[Nicholas] has repeatedly demonstrated the capabilities of dRehmFlight with several unique aircraft, like the belly flopping RC Starship we covered a while ago, a VTOL quad rotor biplane, VTOL F35, and the cyclocopter seen in the header image. dRehmFlight might not have the racing drone performance of BetaFlight, or advanced autopilot features of Ardupilot, but it’s perfect for getting unconventional aircraft off the ground. Continue reading “DRehmFlight: Customizable Flight Stabilisation For Your Weird Flying Contraptions”

This Tabletop Lighthouse Will Get Your Attention

If you wear headphones around the house with any regularity, you’re probably missing out on a lot of audio cues like knocks at the door, people calling your name, or maybe even the smoke alarm. What if you had a visual indicator of sound that was smart enough to point it out for you?

That is the point of [Jake Ammons’] attention-getting lighthouse, designed and built in two weeks’ time for Architectural Robotics class. It detects ambient noise and responds to it by focusing light in the direction of the sound and changing the color of the light to a significant shade to indicate different events. Up inside the lighthouse is a Teensy 4.0 to read in the sound and spin a motor in response.

[Jake]’s original directive was to make something sound-reactive, and then to turn it into an assistive device. In the future [Jake] would like to add more microphones to do sound localization. We love how sleek and professional this looks — just goes to show you what the right t-shirt stretched over 3D prints can do. Check out the demo after the break.

Seaside lighthouses once used gas lights giant Fresnel lenses, but now they use LEDs. A company in Florida is using CNC machines to crank out acrylic Fresnels.

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New Teensy 4.1 Arrives With 100 Mbps Ethernet, High-Speed USB, 8 MB Flash

It was only last August that PJRC released Teensy 4.0. At that time, the 4.0 became the fastest microcontroller development board on the planet, a title it still holds as of this writing — or, well, not exactly. Today the Teensy 4.1 has been released, and using the same 600 MHz ARM Cortex M7 under the hood, is now also the fastest microcontroller board. What the 4.1 brings to the table is more peripherals, memory, and GPIOs. While Teensy 4.0 used the same small form factor as the 3.2, Teensy 4.1 uses the larger board size of the 3.5/3.6 to expose the extra goodies.

The now slightly older Teensy 4.0 — released on August 7th of last year — is priced at $19.95, with the new 4.1 version offered at $26.85. It seems that the 4.1 isn’t intended as a replacement for the 4.0, as they serve different segments of the market. If you’re looking for an ultra-fast affordable microcontroller board that lives up to its Teensy name, the 4.0 fits the bill. On the other hand, if you need the additional peripherals broken out and can afford the space of the larger board, the not-as-teensy-sized 4.1 is for you. How big is it? The sample board I measured was 61 x 18 mm (2.4 x 0. 7″), not counting the small protrusion of the micro-usb jack on one end.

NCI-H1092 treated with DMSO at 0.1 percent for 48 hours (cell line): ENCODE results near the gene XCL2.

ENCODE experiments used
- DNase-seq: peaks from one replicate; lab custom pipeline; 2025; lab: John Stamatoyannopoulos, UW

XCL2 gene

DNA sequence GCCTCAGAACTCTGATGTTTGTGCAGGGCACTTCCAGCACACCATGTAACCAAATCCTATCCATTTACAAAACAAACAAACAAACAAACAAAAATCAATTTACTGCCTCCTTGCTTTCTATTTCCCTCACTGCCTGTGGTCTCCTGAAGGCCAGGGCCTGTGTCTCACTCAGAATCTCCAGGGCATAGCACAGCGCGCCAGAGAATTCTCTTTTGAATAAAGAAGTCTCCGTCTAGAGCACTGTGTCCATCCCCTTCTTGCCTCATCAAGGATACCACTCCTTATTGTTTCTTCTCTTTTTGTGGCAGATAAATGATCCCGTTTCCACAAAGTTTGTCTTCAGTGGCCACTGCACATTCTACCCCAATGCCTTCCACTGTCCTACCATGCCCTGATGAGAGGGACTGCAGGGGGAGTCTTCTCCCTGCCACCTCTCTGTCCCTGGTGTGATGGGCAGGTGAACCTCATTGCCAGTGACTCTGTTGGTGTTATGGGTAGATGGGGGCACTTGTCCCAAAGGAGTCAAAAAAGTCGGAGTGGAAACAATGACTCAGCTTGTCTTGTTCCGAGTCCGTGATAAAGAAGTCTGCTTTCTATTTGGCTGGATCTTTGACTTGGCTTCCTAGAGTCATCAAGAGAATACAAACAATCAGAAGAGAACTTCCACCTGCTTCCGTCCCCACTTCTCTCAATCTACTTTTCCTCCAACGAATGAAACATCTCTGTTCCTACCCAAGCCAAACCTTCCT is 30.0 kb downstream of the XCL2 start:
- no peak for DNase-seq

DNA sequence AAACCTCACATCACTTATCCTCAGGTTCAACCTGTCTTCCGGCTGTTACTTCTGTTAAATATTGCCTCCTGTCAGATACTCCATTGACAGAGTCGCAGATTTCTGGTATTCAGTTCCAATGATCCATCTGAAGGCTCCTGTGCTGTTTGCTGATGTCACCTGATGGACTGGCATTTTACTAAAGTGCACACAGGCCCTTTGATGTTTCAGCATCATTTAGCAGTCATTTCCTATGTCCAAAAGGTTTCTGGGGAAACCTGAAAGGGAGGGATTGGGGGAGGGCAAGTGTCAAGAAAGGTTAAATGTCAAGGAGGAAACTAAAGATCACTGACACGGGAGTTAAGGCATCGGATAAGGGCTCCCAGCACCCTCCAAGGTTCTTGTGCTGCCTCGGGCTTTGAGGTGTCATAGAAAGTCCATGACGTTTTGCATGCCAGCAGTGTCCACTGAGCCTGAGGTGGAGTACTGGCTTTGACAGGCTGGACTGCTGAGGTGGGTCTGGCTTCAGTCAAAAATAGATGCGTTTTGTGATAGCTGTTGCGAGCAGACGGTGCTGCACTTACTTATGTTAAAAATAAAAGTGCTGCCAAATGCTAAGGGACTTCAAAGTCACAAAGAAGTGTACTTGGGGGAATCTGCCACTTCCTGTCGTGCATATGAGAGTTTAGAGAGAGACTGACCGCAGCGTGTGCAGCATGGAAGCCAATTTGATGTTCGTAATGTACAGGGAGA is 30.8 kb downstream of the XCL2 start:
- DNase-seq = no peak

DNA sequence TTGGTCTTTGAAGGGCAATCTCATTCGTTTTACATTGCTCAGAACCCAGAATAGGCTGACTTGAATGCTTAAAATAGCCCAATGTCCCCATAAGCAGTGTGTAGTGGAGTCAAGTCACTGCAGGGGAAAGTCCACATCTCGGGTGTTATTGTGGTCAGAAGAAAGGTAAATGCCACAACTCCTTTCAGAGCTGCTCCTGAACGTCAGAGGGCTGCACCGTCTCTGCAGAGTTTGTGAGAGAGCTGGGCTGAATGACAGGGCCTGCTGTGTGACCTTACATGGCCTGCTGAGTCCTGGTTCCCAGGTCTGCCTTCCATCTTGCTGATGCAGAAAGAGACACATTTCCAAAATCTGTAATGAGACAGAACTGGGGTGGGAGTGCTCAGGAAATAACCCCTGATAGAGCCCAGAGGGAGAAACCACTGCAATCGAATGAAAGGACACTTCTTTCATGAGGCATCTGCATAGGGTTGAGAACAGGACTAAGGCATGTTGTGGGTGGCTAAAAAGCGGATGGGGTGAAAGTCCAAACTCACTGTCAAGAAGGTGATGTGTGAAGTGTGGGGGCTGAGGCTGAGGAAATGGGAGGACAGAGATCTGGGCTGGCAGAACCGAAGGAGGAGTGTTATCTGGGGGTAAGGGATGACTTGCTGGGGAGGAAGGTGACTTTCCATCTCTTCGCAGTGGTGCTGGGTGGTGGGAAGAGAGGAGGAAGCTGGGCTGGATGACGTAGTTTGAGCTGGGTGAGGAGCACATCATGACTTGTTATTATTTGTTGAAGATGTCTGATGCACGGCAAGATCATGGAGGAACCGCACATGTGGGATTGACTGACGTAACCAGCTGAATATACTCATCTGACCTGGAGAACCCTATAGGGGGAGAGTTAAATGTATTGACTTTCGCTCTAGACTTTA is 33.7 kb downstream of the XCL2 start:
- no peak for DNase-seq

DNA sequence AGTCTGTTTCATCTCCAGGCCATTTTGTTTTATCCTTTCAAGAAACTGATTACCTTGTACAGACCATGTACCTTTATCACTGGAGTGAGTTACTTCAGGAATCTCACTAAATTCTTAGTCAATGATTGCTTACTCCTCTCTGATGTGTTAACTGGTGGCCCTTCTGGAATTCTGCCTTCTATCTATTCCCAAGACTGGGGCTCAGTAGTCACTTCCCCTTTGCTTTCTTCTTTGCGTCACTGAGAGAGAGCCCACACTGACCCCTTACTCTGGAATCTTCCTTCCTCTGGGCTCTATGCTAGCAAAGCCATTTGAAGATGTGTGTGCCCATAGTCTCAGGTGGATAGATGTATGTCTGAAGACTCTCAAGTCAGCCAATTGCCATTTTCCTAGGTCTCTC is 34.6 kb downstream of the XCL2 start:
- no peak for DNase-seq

Let’s have a look at all the fun stuff PJRC was able to pack into this space. Continue reading “New Teensy 4.1 Arrives With 100 Mbps Ethernet, High-Speed USB, 8 MB Flash”

How Many LEDs Can You Drive?

Driving more than a handful of LEDs from a microcontroller is often a feat that takes tedious wiring, tricking the processor, or a lot of extra external hardware. Charlieplexing is perhaps the most notorious of these methods, and checks two of those three boxes. This library for the Teensy 4.0 checks all three, but it can also drive a truly staggering 32,000 LEDs at one time.

The TriantaduoWS2811 library is able to drive 32 channels of LEDs from a Teensy 4.0 using only three pins and minimal processor resources. It uses the FlexIO and DMA subsystems of the i.MX RT1062, the particular ARM processor on the Teensy, to drive four external shift registers. Together, the system is able to achieve 30 frames per second on with 1,000 LEDs per channel, for a total of 32,000 LEDs. Whoah.

[Ward] aka [wramsdell] wondered what one would do with all of the horsepower of a Teensy microcontroller when he first saw its specifications, and was able to build this project to take advantage of its features. What’s surprising, though, is that it doesn’t use nearly everything the processor is capable of, so you can do other tasks at the same time as driving that giant LED display.